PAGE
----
You must be prepared, however, as Nina Simone‘s story is a very, very sad tale. Even if you already know her story, the film will still be gut wrenching.

And yet, it’s the least we can do, to be witness to how racism and sexism pounded Nina, for despite those horrendous forces, she blessed us with the gift of her music, generations to come get to enjoy her music, all thanks to her monumental courage and perseverance.

Nina was not a perfect person, she was not a perfect mother, but she was a phenomenally talented musician and she pushed the boundaries of music and of what it means to be a musician, what it means to be a female musician, what it means to be a black female musician, and pushing the boundaries is rarely easy.

For today’s installment of Video Fridays, then, here’s a performance I’d not seen until I saw What Happened, Miss Simone?, and it completely blew me away. Nina’s Ain’t Got No, I Got Life, a medley of two songs from the musical Hair, is a powerful expression of the adversity Nina faced and the longing for freedom from that adversity.

Happy Weekend, everyone!

Eyecatchers: Matthias Brown

matthias-brownAs anyone who spends a fair amount of time surfing the interwebs knows, GIF animations are quite a thing.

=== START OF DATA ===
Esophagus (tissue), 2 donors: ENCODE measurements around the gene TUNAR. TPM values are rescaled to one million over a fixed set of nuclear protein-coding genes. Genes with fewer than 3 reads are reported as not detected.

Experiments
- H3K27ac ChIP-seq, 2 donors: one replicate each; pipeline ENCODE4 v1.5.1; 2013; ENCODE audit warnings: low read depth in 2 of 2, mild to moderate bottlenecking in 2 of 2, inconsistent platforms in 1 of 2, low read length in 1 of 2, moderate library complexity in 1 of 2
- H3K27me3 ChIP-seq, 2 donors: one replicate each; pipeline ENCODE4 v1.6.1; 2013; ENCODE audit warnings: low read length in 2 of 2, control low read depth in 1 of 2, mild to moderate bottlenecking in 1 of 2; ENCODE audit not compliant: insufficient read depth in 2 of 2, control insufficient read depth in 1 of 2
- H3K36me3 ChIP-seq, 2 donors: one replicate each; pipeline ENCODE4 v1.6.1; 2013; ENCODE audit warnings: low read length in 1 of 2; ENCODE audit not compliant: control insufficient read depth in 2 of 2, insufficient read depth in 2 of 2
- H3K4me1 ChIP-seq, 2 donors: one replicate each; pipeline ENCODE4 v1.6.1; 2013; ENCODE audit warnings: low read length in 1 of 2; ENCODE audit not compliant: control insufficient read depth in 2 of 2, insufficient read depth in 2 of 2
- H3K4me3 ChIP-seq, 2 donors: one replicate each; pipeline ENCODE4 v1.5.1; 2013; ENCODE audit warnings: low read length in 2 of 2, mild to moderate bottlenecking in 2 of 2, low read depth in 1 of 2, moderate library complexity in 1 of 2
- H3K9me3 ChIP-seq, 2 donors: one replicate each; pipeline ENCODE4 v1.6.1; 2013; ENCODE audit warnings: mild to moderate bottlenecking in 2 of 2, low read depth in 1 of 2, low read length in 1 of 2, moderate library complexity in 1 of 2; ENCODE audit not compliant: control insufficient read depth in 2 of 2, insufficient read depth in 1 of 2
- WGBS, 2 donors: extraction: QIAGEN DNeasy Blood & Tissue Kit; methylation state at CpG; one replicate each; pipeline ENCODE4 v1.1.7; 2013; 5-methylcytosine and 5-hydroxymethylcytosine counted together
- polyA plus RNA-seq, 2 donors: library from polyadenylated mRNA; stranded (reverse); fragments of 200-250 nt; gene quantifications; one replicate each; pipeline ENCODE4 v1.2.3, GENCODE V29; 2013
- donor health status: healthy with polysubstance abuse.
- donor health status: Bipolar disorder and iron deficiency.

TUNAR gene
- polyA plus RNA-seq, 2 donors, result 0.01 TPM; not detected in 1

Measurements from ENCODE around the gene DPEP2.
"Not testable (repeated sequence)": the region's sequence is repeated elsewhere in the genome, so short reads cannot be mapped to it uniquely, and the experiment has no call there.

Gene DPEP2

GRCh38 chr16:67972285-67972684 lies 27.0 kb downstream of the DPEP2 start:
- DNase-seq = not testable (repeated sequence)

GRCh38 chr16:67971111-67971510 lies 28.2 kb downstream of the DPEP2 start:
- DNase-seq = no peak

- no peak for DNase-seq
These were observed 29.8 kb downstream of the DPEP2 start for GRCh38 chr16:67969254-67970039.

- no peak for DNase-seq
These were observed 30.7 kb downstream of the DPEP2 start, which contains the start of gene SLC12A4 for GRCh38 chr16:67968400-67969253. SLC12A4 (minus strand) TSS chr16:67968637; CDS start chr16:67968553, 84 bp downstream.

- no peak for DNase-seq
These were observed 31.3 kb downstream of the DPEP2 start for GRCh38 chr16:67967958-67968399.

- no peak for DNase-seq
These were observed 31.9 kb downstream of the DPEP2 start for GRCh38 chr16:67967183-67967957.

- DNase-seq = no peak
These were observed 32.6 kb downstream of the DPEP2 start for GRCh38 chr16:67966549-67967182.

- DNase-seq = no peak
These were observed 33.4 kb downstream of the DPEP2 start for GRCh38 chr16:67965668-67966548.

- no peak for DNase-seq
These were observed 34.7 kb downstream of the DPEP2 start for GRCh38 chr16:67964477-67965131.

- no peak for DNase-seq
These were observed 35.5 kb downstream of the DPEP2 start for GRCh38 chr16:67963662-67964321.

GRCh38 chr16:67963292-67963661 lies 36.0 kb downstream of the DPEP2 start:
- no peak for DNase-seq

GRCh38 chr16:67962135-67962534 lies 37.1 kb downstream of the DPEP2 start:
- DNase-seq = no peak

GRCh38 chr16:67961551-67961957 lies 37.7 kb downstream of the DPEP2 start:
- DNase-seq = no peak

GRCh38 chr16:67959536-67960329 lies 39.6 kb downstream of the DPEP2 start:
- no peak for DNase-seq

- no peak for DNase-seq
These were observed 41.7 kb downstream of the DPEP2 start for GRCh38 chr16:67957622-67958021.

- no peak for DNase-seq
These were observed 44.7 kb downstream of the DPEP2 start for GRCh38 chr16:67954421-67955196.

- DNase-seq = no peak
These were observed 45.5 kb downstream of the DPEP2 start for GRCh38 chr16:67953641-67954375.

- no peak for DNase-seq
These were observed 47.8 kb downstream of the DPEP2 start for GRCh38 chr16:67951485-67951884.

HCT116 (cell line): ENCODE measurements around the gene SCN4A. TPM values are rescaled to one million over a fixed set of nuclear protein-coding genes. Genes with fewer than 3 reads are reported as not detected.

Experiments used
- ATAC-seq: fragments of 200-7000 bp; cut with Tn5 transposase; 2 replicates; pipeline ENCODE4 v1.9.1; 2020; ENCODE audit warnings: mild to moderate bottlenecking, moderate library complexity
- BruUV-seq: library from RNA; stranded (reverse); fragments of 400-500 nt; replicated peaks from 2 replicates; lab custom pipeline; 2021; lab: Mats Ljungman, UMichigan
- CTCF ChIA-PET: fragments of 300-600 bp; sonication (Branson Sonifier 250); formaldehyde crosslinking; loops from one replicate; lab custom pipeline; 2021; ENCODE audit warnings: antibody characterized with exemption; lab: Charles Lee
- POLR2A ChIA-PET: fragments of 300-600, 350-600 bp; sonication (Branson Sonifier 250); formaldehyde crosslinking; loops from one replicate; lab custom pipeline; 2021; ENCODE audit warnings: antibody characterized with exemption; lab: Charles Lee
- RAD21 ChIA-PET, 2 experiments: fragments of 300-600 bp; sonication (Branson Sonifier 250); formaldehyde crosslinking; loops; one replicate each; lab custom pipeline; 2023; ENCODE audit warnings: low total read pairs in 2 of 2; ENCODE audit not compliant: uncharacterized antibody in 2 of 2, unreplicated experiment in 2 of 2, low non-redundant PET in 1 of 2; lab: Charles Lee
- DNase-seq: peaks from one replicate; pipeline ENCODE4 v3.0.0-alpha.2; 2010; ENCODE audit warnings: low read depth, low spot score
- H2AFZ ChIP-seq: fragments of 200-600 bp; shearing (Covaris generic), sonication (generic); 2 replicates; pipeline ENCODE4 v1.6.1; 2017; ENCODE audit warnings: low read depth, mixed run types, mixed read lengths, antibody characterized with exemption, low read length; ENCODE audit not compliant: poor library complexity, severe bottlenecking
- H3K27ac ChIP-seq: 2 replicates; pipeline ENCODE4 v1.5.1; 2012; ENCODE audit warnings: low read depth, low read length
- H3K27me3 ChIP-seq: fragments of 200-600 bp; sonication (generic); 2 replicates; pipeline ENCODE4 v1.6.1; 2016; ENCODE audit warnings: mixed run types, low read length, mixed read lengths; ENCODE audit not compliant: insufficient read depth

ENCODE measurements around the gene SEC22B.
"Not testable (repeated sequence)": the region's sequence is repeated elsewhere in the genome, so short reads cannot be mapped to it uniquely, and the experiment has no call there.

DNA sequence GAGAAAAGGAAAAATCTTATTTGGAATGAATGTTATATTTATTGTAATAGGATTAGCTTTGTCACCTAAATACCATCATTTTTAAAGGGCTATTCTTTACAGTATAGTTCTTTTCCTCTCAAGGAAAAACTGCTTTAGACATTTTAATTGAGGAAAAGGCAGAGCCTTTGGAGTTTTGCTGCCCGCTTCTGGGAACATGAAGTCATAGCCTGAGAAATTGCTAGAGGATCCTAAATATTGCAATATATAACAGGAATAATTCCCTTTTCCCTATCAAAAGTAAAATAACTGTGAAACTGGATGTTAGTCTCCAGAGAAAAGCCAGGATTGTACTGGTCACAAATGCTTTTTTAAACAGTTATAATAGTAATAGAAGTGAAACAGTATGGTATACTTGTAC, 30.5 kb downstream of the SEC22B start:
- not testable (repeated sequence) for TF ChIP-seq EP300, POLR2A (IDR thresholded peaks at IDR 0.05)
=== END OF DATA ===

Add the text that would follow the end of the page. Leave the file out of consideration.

And while, in my experience, the vast majority of GIFs out there range from the trivial to the annoying, many amounting to nothing more than a short, looped video clip stolen from some movie or TV show, thanks to the always reliable Colossal, this morning I’ve discovered the work of Matthias Brown.

Brown’s minimalist drawings are set in motion using rotoscoping technique, which dates back to 1915.

I’ve always loved the simplicity of drawing, how it serves as the foundation for so much visual art, from sketch studies that evolve into fully-realized paintings or sculptures, or even storyboarding for movies. I remember, years ago, a friend who, having loved the early Pixar films, was inspired to become a computer animator. He was quite proficient with computers, but in order to get into a college computer animation program he was surprised to learn that he first had to take a number of classes in drawing, because he had no experience in it whatsoever.